Wednesday, June 22, 2011

Blah Characters

I finally finished reading a book that took me months to complete, when I usually sit down and finish something in a few days. The biggest reason for my apathy was the main character. I didn't connect with her and thought at first it was because she was underdeveloped. But that wasn't quite it. It was mostly because I found her somewhat, blah. For a character to carry a novel, she has to be both interesting and real. I felt this character did neither.

Characters need a history
My characters generally have a rich history because I will write one hundred pages of a manuscript and decide I started it too soon. I start an entirely new draft at a later place but still, I have all that content from before that I can sprinkle in as backstory.

A female character going on her first date in two years is much more interesting when you can flashback to her last date, where she accidentally lit the waiter on fire and her dress tore down the middle. Tossing that in as she approaches the restaurant tells you, the reader, that she is obviously nervous and you continue reading to see if date number two is as disastrous. You probably also expect this character to be somewhat clumsy and awkward, all of which is displayed through one single story.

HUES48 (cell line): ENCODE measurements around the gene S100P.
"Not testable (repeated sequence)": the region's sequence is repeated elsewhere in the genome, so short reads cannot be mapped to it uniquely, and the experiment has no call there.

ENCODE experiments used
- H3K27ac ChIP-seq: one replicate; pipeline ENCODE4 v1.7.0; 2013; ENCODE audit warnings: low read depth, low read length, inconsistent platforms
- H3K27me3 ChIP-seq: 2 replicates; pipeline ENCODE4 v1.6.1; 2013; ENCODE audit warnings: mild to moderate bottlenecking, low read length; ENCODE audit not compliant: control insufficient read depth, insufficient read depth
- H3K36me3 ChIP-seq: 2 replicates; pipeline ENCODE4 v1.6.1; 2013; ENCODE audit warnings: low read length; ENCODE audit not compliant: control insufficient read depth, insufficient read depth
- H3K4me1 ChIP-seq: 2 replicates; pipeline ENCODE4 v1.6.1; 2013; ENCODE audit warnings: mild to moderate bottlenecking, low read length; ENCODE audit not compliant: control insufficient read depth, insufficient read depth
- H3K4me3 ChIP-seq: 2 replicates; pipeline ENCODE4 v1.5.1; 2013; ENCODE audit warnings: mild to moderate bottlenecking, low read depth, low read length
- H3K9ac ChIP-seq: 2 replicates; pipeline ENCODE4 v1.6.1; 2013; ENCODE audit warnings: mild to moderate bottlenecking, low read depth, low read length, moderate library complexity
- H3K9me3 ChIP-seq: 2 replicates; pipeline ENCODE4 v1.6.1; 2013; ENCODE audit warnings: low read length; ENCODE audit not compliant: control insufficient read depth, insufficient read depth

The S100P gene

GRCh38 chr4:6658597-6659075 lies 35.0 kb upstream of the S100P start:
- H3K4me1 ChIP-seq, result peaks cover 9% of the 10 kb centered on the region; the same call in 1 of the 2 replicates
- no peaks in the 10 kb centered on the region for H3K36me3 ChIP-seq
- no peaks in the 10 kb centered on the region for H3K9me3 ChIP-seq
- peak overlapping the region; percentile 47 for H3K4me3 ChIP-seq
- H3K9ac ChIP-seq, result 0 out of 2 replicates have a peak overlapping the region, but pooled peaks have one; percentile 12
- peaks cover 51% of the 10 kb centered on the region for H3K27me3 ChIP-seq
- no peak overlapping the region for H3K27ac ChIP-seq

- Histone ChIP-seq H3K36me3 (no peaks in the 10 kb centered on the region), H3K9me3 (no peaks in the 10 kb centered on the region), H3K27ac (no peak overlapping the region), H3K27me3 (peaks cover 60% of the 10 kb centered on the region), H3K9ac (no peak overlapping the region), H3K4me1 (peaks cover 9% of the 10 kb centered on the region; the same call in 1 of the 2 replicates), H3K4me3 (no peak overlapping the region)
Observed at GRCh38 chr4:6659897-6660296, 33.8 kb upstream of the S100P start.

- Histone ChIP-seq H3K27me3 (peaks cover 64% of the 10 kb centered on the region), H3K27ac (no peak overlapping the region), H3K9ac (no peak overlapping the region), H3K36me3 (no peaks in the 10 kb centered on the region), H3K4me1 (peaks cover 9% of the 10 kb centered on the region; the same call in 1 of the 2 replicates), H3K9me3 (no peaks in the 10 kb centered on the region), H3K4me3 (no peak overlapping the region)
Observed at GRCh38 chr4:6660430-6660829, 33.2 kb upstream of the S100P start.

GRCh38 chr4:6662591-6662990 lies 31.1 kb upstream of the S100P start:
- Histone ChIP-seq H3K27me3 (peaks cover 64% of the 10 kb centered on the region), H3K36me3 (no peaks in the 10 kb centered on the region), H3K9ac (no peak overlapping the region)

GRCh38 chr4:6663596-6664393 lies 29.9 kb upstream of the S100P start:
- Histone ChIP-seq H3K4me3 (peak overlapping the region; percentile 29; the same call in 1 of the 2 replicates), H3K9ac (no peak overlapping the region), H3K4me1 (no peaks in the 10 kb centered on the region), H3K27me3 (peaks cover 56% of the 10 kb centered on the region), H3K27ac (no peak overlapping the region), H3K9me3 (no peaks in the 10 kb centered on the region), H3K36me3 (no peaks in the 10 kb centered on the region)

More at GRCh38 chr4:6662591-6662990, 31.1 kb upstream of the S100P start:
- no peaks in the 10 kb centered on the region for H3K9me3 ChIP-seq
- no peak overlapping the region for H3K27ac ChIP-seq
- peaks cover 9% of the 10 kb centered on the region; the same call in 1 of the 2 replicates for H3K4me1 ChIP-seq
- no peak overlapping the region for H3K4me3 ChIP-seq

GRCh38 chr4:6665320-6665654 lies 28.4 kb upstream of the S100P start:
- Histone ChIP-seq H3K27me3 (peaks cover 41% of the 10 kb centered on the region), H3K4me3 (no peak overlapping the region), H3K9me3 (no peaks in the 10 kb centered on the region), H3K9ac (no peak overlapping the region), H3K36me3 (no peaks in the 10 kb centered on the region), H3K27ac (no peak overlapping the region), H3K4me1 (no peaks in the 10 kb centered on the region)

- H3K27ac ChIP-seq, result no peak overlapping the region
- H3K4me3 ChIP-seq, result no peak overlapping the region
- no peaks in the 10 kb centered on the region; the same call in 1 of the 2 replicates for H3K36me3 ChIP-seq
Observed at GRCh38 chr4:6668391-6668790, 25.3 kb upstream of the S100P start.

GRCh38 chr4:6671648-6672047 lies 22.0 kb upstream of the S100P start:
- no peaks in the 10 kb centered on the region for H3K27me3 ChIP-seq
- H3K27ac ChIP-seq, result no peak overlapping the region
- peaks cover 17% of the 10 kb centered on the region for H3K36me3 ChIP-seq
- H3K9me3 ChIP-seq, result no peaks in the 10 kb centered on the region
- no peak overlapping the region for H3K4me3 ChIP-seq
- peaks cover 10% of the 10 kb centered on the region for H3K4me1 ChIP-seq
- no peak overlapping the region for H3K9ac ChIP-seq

Reaction
I feel how characters react to situations reveals more about their personality than anything else, and this is where show don't tell plays a huge role. Take our dating disaster character from above. Knowing a bit of her history, how do you think she would react when her new date orders chocolate flambe for dessert?

Description
The book I recently read was also one of those told from first person from two characters who switch back and forth which seems to be a growing trend that I think could be cool except that often it's hard to decipher which one is narrating. Different people see things in different ways and describe them in different ways. Our dating disaster might see the chocolate flambe making its way to her table and decribe it as, "a flaming dessert from Hell." Now lets change her into a pyromanic who might look at it and say, "chocolate tickled in orange, blue and gold flames. It was mesmerizing."

Motive
I read a blog post from http://www.kidlit.com/ (I tried to find the post and couldn't) but she made a point on one of her posts that has really stuck with me. People are selfish. As I'm writing, I constantly repeat this to myself and try to think about what each one of my characters wants. Even a self-sacrficing person is that way because she wants to be. Maybe she has low self esteem and tries to make friends by pleasing everyone, or she has a wicked past and wants to make amends for it. The reactions might be the same but the motive behind those actions is what defines a character and makes them human.

What about you? Do you have any other suggestions for character development?

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